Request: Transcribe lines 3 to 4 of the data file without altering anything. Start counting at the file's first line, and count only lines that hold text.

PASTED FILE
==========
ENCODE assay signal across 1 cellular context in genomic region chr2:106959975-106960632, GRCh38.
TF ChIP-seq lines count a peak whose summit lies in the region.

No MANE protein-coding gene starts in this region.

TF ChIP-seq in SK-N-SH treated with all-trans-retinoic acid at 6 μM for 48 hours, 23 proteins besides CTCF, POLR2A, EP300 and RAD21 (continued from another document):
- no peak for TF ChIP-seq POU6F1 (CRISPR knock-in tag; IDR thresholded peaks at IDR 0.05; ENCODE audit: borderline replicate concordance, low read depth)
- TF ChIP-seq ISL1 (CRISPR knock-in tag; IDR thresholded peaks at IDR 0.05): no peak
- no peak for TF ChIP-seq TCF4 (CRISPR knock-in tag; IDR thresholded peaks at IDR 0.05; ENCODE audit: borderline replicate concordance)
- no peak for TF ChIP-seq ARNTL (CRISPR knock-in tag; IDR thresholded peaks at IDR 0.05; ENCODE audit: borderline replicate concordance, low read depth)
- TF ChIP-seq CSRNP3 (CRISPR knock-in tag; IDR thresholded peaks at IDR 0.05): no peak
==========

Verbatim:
No MANE protein-coding gene starts in this region.

TF ChIP-seq in SK-N-SH treated with all-trans-retinoic acid at 6 μM for 48 hours, 23 proteins besides CTCF, POLR2A, EP300 and RAD21 (continued from another document):